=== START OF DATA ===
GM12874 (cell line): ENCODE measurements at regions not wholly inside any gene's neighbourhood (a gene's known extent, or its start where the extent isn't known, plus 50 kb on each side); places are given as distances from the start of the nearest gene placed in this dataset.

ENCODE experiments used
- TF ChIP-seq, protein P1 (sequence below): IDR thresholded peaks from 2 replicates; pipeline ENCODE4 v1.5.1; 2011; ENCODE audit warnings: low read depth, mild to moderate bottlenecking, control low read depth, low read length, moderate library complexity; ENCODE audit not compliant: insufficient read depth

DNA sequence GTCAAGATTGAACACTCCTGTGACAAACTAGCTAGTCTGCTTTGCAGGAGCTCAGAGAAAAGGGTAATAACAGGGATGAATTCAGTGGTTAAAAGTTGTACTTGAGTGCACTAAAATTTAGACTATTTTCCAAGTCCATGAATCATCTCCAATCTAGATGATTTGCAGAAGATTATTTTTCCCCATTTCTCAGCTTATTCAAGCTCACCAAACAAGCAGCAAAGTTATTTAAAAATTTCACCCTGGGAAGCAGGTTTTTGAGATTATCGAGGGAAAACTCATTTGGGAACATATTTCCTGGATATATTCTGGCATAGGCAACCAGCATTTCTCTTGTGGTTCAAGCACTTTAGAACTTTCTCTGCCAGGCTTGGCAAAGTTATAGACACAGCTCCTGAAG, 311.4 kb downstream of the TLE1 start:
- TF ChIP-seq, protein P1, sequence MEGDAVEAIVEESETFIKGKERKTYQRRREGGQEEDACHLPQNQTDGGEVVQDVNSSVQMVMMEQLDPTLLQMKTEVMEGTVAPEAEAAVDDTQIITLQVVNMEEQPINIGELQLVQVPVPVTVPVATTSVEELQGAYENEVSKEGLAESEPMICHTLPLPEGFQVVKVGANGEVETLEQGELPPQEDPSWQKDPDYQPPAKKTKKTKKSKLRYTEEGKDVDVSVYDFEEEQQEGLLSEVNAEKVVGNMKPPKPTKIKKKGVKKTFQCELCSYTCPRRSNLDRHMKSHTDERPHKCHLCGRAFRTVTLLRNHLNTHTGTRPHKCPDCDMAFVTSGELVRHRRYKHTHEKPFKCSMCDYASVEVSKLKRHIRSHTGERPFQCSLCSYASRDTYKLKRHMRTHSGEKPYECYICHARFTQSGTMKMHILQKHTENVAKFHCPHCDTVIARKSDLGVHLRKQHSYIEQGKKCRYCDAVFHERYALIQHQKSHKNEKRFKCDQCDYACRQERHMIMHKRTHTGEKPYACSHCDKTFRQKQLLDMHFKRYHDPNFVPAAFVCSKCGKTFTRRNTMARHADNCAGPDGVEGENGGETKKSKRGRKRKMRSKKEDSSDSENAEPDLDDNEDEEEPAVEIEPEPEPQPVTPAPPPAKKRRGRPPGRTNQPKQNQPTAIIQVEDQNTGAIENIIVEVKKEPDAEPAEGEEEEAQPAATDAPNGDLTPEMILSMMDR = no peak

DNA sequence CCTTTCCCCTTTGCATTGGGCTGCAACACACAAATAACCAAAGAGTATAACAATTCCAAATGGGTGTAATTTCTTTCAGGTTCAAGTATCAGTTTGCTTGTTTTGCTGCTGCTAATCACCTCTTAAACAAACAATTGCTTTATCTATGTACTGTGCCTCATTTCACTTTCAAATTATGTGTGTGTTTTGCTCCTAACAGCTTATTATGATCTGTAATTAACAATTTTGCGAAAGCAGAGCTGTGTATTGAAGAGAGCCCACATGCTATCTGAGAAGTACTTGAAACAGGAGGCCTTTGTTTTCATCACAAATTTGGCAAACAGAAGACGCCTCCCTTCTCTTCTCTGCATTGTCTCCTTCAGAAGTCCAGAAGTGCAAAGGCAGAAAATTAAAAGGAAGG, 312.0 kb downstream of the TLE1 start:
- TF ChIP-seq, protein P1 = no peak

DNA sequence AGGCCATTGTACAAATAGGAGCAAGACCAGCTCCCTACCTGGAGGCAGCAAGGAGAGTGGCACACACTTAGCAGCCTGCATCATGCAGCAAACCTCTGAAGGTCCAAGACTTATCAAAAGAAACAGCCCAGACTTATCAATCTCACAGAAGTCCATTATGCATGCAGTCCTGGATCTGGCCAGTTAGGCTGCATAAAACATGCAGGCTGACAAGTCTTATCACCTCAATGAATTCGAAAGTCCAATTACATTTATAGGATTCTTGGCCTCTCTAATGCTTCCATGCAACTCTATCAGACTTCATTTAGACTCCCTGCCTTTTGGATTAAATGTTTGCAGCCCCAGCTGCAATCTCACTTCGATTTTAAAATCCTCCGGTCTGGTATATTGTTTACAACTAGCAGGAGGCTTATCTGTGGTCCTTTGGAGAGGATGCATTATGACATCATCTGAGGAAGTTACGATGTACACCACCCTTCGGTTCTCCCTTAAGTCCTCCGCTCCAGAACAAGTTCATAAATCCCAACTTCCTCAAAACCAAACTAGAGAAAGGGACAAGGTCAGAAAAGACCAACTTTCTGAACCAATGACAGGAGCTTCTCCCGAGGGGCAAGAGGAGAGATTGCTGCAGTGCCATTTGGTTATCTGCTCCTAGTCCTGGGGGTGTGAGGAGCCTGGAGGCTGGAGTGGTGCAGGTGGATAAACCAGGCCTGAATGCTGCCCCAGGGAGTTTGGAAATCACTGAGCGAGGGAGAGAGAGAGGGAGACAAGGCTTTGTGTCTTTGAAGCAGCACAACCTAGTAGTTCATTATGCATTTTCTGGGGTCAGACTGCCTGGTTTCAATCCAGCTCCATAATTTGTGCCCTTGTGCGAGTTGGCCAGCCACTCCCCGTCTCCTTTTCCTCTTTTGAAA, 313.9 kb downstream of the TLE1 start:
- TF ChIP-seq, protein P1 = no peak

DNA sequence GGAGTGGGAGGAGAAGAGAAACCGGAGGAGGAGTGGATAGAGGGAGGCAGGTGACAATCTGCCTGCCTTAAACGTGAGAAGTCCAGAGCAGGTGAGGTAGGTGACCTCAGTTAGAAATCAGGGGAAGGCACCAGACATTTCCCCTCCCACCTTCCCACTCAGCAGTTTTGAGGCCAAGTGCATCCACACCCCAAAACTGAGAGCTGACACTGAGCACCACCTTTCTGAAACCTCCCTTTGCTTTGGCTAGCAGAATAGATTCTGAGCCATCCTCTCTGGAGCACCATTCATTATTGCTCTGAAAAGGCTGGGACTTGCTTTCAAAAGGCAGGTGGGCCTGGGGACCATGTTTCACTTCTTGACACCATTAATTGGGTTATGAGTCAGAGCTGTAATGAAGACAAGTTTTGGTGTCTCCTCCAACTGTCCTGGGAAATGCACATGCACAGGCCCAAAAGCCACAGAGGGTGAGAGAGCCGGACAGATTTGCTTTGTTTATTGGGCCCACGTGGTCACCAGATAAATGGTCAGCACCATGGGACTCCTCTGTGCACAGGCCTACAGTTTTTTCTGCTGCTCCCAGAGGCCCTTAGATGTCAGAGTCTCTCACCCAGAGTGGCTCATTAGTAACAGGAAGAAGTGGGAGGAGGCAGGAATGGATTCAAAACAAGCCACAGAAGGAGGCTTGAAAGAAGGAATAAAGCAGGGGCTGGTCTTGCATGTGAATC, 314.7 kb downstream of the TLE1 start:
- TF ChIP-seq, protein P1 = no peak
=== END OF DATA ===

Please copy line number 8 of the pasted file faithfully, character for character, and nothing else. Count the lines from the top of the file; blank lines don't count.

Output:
DNA sequence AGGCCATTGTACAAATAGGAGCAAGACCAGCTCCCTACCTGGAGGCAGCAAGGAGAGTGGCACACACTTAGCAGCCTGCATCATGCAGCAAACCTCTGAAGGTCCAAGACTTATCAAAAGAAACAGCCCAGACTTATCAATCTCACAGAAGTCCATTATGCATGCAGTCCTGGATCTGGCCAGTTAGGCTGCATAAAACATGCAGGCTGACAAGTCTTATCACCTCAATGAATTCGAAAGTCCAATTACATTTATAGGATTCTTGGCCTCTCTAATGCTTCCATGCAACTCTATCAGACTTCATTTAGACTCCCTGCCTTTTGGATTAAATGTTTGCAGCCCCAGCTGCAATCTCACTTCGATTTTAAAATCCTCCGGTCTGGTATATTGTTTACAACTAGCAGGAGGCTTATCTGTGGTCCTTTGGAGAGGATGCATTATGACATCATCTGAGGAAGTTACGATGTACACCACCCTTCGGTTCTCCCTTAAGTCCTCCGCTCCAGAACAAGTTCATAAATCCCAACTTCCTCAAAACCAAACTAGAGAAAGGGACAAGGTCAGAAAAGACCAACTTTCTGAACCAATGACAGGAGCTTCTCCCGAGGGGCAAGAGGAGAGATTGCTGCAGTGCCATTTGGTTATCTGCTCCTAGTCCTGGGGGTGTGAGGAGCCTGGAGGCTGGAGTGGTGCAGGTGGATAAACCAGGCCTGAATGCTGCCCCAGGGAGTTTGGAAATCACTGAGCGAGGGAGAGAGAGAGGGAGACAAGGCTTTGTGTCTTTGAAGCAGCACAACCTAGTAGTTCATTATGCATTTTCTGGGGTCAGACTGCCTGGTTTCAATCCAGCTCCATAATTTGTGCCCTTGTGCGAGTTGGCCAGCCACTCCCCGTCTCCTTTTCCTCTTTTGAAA, 313.9 kb downstream of the TLE1 start: